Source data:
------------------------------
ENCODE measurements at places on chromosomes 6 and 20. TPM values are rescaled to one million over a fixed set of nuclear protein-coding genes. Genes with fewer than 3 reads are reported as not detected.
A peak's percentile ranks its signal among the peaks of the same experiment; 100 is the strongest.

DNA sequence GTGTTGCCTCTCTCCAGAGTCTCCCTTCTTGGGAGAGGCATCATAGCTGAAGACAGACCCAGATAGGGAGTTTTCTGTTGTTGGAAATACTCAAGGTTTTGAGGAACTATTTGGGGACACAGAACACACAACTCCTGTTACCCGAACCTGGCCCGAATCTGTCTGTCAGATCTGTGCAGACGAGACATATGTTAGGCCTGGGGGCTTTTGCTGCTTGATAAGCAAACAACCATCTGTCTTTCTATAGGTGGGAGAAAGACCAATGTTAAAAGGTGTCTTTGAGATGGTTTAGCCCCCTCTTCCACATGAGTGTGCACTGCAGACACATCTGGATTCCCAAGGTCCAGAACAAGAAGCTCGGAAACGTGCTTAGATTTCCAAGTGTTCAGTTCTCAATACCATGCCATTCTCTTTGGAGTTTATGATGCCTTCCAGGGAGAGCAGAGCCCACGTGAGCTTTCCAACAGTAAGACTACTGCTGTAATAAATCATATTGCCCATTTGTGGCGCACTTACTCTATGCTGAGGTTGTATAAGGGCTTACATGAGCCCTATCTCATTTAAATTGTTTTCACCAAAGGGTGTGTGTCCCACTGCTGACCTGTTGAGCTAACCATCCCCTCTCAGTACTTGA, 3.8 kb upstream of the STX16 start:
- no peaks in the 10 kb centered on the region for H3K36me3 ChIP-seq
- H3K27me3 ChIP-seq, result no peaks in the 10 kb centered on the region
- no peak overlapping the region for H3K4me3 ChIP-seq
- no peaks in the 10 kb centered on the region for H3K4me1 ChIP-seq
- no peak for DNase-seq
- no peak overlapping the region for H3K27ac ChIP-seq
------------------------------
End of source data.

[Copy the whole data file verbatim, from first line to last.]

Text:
ENCODE measurements at places on chromosomes 6 and 20. TPM values are rescaled to one million over a fixed set of nuclear protein-coding genes. Genes with fewer than 3 reads are reported as not detected.
A peak's percentile ranks its signal among the peaks of the same experiment; 100 is the strongest.

DNA sequence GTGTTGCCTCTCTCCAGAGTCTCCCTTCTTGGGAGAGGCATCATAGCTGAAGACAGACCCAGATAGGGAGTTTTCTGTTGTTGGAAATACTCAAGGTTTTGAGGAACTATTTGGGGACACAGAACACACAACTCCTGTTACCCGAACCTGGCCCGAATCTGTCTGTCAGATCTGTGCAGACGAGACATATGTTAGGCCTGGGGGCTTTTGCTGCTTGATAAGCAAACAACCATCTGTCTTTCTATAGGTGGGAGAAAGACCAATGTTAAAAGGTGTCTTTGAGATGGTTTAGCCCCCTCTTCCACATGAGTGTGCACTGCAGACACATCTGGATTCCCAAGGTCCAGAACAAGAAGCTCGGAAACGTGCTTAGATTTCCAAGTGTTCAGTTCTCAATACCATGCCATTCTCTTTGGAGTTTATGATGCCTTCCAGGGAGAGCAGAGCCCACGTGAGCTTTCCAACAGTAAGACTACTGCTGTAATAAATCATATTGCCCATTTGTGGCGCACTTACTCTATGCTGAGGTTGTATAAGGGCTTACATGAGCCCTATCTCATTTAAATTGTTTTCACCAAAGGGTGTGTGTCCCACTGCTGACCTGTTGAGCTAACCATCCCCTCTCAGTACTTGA, 3.8 kb upstream of the STX16 start:
- no peaks in the 10 kb centered on the region for H3K36me3 ChIP-seq
- H3K27me3 ChIP-seq, result no peaks in the 10 kb centered on the region
- no peak overlapping the region for H3K4me3 ChIP-seq
- no peaks in the 10 kb centered on the region for H3K4me1 ChIP-seq
- no peak for DNase-seq
- no peak overlapping the region for H3K27ac ChIP-seq